Even if you aren’t familiar with the black metal band Mayhem, you’ve probably heard of them. Sometimes known as “the True Mayhem” to distinguish themselves from other, lesser Mayhems who would dare usurp their throne, much of their notoriety stems from their turbulent, violent early history. In 1991, their vocalist at the time killed himself with a shotgun. Their guitarist took pictures of the body, one of which somehow found its way onto a now-infamous bootleg album (Warning: NSFW). That same guitarist was then murdered by another member of the band, and he went on to serve 21 years in jail for the 23 stab wounds inflicted on his bandmate. But somehow, against all odds, Mayhem the band survived. And now I was going to see them live and in concert.
As NitWitty’s resident metal music enthusiast, I wanted to provide a firsthand account of what it’s like to attend one of Mayhem’s shows. More importantly, I wanted to see whether their live performance would live up to their controversial history. For a metal musician like myself this is an added bonus, as I am always looking to see how the pros perform, and the accomplished musicians in Mayhem was something I was looking forward to seeing. Win-win, right? The only way to find out was to see for myself.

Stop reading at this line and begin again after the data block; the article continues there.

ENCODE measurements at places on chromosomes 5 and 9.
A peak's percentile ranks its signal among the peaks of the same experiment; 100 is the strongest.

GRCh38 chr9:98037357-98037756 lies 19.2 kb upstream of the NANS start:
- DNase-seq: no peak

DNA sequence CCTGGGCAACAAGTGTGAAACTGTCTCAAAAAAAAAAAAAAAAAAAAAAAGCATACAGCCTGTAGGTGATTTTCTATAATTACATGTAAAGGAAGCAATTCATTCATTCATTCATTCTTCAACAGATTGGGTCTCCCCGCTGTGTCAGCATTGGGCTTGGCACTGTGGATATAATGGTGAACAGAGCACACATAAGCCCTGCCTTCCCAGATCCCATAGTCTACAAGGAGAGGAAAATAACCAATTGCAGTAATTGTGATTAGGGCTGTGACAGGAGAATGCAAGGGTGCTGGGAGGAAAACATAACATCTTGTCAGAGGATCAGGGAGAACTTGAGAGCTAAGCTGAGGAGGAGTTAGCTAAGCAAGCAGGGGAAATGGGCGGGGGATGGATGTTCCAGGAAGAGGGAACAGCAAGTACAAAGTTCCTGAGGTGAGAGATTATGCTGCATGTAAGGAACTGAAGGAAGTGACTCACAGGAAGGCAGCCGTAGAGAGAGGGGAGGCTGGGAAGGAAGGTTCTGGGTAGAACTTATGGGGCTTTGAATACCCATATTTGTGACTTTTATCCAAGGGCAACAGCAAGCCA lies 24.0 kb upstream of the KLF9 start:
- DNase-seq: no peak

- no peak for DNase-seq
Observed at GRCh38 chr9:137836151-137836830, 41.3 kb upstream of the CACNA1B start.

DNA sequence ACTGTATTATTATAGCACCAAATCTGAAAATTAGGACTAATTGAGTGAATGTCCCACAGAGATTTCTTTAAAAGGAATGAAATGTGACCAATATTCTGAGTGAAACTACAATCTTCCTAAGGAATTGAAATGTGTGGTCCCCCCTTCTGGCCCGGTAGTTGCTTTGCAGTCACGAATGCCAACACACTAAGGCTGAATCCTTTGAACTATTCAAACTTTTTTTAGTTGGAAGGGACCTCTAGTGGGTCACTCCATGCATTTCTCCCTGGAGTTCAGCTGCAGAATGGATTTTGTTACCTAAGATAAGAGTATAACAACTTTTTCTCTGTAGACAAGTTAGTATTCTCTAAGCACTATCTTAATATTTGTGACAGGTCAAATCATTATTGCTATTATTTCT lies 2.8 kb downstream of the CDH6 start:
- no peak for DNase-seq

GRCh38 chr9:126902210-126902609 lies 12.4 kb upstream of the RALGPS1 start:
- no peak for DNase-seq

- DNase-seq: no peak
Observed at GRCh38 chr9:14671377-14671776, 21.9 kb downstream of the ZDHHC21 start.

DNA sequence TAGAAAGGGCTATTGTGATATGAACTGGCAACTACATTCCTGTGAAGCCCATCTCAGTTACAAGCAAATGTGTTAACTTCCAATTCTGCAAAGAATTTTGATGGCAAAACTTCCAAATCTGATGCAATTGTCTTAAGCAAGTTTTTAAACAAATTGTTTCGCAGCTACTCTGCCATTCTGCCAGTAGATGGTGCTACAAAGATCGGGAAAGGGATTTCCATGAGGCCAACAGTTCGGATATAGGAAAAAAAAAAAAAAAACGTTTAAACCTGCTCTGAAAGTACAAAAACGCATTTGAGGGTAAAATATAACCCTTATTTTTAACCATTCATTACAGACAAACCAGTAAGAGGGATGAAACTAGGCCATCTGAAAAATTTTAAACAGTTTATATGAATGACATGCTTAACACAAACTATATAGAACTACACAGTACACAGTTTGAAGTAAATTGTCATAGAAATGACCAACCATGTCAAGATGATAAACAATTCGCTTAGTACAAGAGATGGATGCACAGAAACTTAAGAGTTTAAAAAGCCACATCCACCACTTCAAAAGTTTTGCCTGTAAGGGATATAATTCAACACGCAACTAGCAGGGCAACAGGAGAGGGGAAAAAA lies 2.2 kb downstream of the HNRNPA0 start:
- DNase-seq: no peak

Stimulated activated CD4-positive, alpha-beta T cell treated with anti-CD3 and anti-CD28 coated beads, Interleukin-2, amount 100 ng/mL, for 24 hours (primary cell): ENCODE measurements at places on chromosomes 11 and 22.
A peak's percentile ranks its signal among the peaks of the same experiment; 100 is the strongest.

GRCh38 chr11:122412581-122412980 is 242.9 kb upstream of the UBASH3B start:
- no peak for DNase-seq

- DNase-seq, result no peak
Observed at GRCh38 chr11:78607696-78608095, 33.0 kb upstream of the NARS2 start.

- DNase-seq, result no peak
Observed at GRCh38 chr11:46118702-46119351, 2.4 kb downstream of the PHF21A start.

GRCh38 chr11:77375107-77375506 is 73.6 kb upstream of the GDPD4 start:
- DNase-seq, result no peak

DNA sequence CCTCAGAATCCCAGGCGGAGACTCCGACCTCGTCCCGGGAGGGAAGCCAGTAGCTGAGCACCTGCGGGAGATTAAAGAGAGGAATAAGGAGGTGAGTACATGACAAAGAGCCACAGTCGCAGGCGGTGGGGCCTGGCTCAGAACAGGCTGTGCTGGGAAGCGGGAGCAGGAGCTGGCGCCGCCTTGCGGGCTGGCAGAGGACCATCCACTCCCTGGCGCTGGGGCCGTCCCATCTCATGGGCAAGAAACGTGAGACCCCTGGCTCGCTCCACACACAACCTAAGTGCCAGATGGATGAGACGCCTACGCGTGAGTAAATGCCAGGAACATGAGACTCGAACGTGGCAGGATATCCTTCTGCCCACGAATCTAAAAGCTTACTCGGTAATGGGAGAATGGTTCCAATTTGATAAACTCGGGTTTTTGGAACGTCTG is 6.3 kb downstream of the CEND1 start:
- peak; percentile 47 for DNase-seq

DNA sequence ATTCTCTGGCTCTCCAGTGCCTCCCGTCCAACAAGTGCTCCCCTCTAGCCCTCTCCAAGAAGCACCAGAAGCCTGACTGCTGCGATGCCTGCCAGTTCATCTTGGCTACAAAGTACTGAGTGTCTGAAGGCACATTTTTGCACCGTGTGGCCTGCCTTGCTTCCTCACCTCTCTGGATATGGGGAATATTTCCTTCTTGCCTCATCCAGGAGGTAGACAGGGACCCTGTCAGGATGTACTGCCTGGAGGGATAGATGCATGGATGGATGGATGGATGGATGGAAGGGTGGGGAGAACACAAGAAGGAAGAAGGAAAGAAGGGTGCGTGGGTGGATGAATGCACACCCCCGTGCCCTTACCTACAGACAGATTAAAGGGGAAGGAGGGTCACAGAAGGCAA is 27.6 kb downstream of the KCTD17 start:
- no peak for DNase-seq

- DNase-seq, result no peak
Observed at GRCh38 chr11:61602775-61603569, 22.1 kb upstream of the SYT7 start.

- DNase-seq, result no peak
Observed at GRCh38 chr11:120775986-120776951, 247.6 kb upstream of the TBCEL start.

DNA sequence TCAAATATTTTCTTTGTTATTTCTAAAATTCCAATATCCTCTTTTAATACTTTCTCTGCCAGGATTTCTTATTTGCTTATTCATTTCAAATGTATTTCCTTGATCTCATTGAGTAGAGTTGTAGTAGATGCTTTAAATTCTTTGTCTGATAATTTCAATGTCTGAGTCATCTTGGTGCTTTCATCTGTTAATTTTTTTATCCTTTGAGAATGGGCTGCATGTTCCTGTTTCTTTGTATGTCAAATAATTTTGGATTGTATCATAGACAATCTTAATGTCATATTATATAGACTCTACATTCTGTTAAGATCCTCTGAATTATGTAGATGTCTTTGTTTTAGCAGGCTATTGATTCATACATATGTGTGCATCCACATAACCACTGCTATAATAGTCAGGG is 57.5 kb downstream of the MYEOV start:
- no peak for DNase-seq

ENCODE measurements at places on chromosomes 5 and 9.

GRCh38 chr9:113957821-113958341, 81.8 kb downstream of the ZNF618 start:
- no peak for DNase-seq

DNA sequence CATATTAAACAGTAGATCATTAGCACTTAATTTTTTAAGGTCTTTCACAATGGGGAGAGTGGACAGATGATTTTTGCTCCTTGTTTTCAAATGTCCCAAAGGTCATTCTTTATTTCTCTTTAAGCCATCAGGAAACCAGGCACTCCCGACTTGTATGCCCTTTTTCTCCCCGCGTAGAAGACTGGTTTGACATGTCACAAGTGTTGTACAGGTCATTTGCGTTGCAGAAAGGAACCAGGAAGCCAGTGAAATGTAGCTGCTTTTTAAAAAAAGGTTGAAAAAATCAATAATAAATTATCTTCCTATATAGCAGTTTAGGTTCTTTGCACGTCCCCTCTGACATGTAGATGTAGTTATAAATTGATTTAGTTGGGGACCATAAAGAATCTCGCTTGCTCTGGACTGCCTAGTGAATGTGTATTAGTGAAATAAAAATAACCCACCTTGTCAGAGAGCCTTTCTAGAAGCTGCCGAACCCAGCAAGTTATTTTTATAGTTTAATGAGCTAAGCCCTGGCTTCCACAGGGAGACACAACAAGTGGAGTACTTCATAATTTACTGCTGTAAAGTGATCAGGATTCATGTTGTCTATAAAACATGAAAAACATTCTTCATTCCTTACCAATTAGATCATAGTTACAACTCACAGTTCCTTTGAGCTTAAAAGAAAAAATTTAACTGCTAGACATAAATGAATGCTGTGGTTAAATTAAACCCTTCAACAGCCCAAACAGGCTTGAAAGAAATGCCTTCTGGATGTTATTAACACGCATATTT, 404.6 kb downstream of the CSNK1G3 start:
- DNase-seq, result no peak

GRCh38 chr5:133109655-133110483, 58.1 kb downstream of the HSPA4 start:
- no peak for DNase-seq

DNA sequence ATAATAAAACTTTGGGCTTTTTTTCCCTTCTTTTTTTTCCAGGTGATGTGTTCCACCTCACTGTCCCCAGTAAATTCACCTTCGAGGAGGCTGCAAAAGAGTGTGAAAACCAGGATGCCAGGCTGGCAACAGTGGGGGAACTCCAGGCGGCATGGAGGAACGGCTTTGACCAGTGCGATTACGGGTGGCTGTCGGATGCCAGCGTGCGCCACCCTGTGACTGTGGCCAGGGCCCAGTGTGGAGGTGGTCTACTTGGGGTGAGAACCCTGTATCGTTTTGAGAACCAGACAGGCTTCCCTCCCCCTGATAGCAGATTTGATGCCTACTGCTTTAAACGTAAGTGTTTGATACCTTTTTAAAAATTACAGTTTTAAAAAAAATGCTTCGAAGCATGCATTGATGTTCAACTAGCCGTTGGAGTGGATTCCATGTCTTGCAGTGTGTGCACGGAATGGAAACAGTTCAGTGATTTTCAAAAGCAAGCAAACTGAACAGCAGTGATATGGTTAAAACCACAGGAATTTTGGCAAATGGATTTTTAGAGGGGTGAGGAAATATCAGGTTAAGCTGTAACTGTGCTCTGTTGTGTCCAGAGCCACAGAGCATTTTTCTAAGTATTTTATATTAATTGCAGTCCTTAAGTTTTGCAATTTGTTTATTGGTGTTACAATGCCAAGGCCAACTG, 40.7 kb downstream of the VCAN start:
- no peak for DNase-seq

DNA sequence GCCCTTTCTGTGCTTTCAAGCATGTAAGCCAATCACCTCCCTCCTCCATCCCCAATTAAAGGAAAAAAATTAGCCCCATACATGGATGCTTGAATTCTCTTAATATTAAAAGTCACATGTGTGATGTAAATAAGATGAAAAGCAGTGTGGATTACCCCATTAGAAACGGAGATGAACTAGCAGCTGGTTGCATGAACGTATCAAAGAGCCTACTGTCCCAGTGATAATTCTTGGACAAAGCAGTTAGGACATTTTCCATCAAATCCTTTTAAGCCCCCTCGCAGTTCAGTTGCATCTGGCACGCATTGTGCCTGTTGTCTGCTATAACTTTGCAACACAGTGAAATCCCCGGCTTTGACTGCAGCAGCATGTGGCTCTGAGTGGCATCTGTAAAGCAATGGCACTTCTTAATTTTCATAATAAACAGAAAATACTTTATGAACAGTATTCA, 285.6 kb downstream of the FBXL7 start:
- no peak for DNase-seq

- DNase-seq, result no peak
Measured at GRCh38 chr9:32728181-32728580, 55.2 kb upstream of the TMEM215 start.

Out from the Dark
Mayhem would be playing at a place very near and dear to me, a place called The Observatory, located in Santa Ana, CA. Nine years ago, this venue was known as the Galaxy Theatre. For a young musician (and his young musician friends), this was the place where a young metalhead’s dreams came true. All our favorite obscure European power metal bands seemed to play there, drawn to the magnetic pull of… well, I’m not exactly sure. I don’t have to tell you that Orange County lacks the rockstar appeal of other, more glamorous locales. But the OC is closer and cleaner, so it works for me just fine. Chris, my good friend and fellow bandmate, and I had seen many bands at the old location over the years. We were hoping to get a similar experience from this one.